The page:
Towards the beginning of the eighteenth century the work of Abela was translated into Latin by Johannes Antonius Seinerus, the translator making due acknowledgment to Abela as the original author of the work. This translation was published in Leyden, in 1725, and was inserted in volume XV of the work entitled Thesaurus Antiquitatum et Historiarum Siciliae. It was edited by Johannes Georgius Graevius, with a preface by Petrus Burmannus. The very fact that Abela's description of Malta was selected for inclusion in this encyclopaedic work shows that it was still considered as a classic among scholars in the early years of the eighteenth century. It is chiefly through this translation of Abela's work by Seinerus into Latin, the then universal language among cultured people, that the name of Malta and its description were spread wherever learning and culture were valued.

Agius de Soldanis (1712-1770), a Gozitan scholar and first Librarian of the Public Library in Malta, stated in his life of Abela[5] that it was his intention to reprint the work of Abela as it had appeared in its first edition of 1647 (che penso ristampare, se Iddio me ne darà tempo). At his time, de Soldanis stated, Abela's work had long been out of print (oggi [p.26] non se ne trovano piu esemplari). The intention of de Soldanis, however, was not realized by him, and it fell to another Maltese scholar, Count Ciantar (1696-1778), to publish Abela's work in an enlarged and corrected edition. Ciantar published this work in two volumes: the first appeared in 1772[6] while the second was published posthumously in 1780. These volumes were printed in Malta by Giovanni Mallia, in the Printing Press at the Palace. Ciantar, in his preface to this work, wrote how the work of Abela was unobtainable, how it was sought by many literary men both in Malta and abroad, and how he had often been asked by Maltese and foreign scholars to give to the public a new edition with a continuation of the series of events following those recorded by Abela. Such was the reason which had induced his publishing the new edition of Abela's work, wrote Ciantar.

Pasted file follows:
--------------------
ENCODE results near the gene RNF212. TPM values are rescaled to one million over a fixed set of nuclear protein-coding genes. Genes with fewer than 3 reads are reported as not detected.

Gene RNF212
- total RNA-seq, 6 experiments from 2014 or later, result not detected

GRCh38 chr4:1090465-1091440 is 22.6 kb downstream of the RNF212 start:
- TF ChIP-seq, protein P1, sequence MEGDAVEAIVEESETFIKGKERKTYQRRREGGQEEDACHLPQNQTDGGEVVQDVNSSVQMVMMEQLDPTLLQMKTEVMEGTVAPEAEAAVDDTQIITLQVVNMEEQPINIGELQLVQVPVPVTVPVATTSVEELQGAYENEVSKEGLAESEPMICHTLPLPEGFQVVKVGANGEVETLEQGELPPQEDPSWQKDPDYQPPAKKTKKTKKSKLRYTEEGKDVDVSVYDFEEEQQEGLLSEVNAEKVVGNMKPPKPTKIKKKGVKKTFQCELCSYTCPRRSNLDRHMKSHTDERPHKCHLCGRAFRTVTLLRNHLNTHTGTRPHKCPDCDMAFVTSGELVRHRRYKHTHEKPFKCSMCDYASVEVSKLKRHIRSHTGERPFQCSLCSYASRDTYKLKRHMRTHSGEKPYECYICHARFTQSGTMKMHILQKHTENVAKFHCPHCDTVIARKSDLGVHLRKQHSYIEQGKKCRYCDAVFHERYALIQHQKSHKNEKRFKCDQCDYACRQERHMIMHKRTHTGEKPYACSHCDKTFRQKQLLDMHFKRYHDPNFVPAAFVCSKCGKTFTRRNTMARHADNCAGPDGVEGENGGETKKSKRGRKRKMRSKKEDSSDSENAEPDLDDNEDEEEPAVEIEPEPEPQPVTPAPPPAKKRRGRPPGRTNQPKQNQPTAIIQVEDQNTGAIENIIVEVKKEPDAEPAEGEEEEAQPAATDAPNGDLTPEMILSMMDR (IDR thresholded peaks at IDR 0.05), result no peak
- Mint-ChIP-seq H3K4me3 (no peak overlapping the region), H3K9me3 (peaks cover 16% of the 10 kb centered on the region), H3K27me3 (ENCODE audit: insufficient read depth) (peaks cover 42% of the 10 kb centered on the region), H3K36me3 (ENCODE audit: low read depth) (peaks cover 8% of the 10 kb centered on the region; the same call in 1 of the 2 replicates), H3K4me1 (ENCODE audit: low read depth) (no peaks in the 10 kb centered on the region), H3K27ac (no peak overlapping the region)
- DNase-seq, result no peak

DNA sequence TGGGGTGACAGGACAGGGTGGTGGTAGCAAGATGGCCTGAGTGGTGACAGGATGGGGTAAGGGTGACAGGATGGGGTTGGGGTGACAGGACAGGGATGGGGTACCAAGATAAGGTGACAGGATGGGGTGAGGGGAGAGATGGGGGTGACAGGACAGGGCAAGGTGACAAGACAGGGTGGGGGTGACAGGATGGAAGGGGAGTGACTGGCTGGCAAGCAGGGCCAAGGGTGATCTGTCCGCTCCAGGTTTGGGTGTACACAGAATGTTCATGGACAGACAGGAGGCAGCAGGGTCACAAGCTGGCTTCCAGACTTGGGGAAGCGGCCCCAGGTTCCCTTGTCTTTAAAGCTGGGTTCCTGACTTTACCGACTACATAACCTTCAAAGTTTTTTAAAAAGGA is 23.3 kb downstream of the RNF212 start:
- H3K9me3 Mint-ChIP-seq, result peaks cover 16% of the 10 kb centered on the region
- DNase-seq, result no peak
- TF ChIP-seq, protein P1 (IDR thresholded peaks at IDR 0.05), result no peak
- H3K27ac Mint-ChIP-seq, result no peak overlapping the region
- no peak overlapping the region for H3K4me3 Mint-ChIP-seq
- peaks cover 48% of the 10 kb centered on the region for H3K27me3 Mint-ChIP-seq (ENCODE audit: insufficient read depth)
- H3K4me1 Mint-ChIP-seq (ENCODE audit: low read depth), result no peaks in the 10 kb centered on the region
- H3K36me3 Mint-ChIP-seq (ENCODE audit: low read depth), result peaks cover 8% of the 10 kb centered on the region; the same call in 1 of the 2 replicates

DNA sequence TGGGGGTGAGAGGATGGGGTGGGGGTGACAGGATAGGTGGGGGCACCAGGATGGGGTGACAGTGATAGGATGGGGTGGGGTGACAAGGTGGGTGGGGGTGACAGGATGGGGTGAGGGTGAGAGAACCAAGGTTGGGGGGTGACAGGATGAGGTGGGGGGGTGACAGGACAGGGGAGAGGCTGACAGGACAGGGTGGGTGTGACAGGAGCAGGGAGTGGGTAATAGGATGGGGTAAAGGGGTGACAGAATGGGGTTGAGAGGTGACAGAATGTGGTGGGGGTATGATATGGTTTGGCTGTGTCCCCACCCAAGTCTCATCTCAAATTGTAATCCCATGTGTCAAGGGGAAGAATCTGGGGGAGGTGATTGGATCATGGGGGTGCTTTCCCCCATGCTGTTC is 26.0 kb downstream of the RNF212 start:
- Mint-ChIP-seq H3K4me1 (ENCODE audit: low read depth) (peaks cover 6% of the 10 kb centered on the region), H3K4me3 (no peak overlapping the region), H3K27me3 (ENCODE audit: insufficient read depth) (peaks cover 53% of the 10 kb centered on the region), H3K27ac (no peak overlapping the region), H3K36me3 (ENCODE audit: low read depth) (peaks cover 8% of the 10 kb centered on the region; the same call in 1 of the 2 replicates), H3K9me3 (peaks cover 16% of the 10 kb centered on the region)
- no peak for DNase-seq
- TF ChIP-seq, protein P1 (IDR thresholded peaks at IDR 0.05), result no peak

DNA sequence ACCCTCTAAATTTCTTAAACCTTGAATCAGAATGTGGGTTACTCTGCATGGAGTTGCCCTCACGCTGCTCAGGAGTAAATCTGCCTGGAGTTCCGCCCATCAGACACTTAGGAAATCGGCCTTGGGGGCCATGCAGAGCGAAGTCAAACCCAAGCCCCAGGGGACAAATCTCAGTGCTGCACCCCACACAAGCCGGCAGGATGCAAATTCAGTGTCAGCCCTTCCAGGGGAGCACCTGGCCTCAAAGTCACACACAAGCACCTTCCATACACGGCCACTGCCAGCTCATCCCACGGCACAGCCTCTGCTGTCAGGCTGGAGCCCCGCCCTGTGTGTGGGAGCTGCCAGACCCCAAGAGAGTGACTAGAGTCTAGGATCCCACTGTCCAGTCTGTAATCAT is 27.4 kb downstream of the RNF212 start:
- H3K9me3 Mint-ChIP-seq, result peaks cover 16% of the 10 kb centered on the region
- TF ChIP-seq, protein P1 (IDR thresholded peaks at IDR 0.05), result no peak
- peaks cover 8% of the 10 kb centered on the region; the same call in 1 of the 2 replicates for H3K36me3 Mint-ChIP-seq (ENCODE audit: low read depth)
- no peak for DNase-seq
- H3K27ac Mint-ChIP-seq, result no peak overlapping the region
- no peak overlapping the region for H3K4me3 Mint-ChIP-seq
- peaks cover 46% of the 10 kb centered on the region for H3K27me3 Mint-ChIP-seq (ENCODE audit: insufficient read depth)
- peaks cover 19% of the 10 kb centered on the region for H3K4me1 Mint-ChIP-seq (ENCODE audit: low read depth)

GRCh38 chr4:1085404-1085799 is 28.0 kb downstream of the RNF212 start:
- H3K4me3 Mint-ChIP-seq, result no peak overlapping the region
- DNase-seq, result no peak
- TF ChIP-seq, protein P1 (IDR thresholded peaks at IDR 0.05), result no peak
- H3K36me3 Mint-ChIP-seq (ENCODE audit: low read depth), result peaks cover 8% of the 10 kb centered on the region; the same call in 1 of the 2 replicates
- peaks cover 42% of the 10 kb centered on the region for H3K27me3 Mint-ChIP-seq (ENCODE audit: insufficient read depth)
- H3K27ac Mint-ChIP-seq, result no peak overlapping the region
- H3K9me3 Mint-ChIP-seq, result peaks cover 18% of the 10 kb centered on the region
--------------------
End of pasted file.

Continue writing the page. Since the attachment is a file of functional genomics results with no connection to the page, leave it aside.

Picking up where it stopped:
Dwelling on this subject Onorato Bres stated[7] that as the original work of Abela had become rare and hard to obtain, Count Ciantar took it upon himself to prepare another publication. When he published the first volume he was 76 years old and had become completely blind. Not only did he fail to correct, or delete, errors existing in the original work of Abela, as he stated was his intention, but he actually added a few fallacies of his own to those already existing.

A further short account of Malta[8] appeared anonymously in French in 1791. It is, however, well known to be the work of Chev. de Saint-Priest. The book is neatly illustrated and contains, if short, a good description of Malta and its history. In the opinion of Bres[9] de Saint-Priest has done nothing more than make a nice abridgment of what Abela and Ciantar had written before. In justice to de Saint-Priest, it should be admitted that he quotes the sources of his information at the end of every Chapter.

[p.27] In the years 1804-1805 Chev. Louis de Boisgelin, a former Knight of Malta, published in London a work in English en-titled "Ancient and Modern Malta",[10] which was later translated into French. This is a good general work on Malta, but, as Bres affirmed, in relation to the part covering the ancient period, de Boisgelin wrote exactly what had been written by Commendator Abela and Count Ciantar[11] in their previous works.

The first work to appear showing independent judgment and a break away from Abela and his followers was Malta Antica, written by Onorato Bres (1763-1818), and published in Rome in 1816. This work covers ancient Maltese history up to the closing of the eighth century of the Christian era. The main characteristics observed in the work of Bres, of fundamental importance to the student of Maltese history, are: the deep critical acumen of the author, the good analysis of his subject and the fully documented presentation of the work.

A last attempt was made to publish another edition of Abela's work with the notes of Count Ciantar. This was started in the printing press of John Stocker[12] in 1842, and a few quires, in octavo, made their appearance, but the work was not continued to its final stage. A contemporary Maltese writer, Antonio Schembri, gives note of this in a work he published in 1855.[13]